"If there's been a knock on university research historically, it's been that it's too basic," says Rebar. "Innovative, interdisciplinary approaches to research are critical to our future."
While the BRIC will serve as a nexus for faculty and students in the STEM disciplines, students from other disciplines, including those in the Hankamer School of Business and School of Law, will also benefit from the interdisciplinary research and potential commercialization of products expected to spin out of the BRIC -- commercialization that can bring economic benefits to a university and, moreover, public benefits to help humankind.
Case in point: Take the story of Gatorade and the University of Florida. In the mid-1960s, an assistant football coach asked the university's director of the College of Medicine's renal and electrolyte division why his football players lost so much weight during practice and games. Researching the effects of heat on the human body, the director and his team of researchers discovered how the loss of electrolytes wreaks havoc on the body's chemical balance and, in 1966, developed a solution in the form of a sports drink that the world now knows as Gatorade. Since 1973, the invention has brought the University of Florida more than $80 million in royalties -- money that has been used to fund research projects in a variety of disciplines. And more important, Gatorade has helped countless athletes prevent heat stress and heat stroke and has been used by the medical community to treat conditions associated with extreme dehydration -- thus, saving lives.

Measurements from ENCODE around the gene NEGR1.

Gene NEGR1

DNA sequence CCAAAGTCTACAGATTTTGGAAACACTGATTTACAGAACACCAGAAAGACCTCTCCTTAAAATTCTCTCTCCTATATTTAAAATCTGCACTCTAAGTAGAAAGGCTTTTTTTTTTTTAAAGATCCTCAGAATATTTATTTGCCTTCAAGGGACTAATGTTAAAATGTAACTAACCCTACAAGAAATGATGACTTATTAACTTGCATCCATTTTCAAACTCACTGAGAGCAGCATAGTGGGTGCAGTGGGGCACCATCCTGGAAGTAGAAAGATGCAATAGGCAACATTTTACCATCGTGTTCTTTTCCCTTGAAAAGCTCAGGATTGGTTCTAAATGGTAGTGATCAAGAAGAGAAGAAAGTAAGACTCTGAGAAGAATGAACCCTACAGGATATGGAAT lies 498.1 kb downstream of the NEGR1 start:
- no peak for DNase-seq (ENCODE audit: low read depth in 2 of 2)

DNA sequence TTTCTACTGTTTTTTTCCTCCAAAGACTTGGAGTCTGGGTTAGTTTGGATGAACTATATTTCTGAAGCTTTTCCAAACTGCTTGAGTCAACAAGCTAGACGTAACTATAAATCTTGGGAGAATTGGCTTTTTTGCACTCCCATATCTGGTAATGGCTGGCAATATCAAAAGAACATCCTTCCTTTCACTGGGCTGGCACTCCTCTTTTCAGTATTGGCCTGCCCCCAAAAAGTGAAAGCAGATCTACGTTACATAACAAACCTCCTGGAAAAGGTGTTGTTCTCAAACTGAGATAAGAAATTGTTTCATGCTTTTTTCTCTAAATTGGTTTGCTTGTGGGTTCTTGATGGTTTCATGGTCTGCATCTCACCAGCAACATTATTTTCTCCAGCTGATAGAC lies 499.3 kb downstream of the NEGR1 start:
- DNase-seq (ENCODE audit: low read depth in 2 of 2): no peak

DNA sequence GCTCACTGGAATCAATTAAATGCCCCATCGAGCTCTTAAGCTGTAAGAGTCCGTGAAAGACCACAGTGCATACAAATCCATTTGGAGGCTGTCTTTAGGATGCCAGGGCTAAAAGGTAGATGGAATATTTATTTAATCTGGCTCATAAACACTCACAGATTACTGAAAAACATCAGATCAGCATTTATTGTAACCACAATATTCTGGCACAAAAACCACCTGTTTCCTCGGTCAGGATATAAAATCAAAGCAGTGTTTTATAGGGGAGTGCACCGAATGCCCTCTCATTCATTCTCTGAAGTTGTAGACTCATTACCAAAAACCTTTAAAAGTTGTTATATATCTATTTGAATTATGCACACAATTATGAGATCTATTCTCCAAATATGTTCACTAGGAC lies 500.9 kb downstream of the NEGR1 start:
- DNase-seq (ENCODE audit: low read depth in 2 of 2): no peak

Albeit an exceptional success story, this is the kind of magic that many researchers and entrepreneurs believe can happen when people from diverse backgrounds work together in a single melting pot, galvanized by a mix of talent with the potential to blaze new trails in research.
"Critical thinking informs creativity, and these skills aren't the exclusive domain of people in certain majors," says Dr. Elizabeth Davis, BBA '84, Baylor's executive vice president and provost. "BRIC will give students the broader perspective required for innovation that can solve our country's biggest problems and help get those solutions to the people who need those benefits.
"With that supply chain all in one location, students can see how ideas are generated from inception and converted into products on the market," says Davis. "And they can explore their own gifts and where they fit into the development cycle."
And students aren't the only beneficiaries of such collaborations, of course. Faculty in university research parks are often in better positions to benefit from not only peer-reviewed grants and contracts, which are the gold standard in the academic world, but funding generated by business partners located in the BRIC, adds Hyde.
"Companies understand that they need R&D to stay competitive, and it's much more cost-effective for them to partner with a university with the infrastructure to support that," he says. "The city of Waco has a great location, great cost of living, great transportation and great infrastructure, yet Austin and the Dallas/Ft. Worth area are the hi-tech hubs. Until now, the Waco Chamber of Commerce has been hamstrung because companies look at Waco and say, 'Where's my hi-tech research lab space? Where's my trained workforce?'"
The answer to the latter question is where Texas State Technical College (TSTC) at Waco, a major partner that will occupy 45,000 square feet dedicated to technical training in the BRIC, comes into play.
"One of the missions of BRIC is to help provide a trained workforce for emerging technologies to the state of Texas, and that's where we're complementary," says Dr. Elton Stuckly, president of TSTC-Waco, which offers more than 100 technical associate degrees and has more than 30,000 graduates working in locations in Texas and across the country. "When companies come in, they have TSTC technicians to take care of equipment, and students have an opportunity to work, perform internships and be placed in those companies. Also, faculty members have the opportunity to stay engaged in working with industry."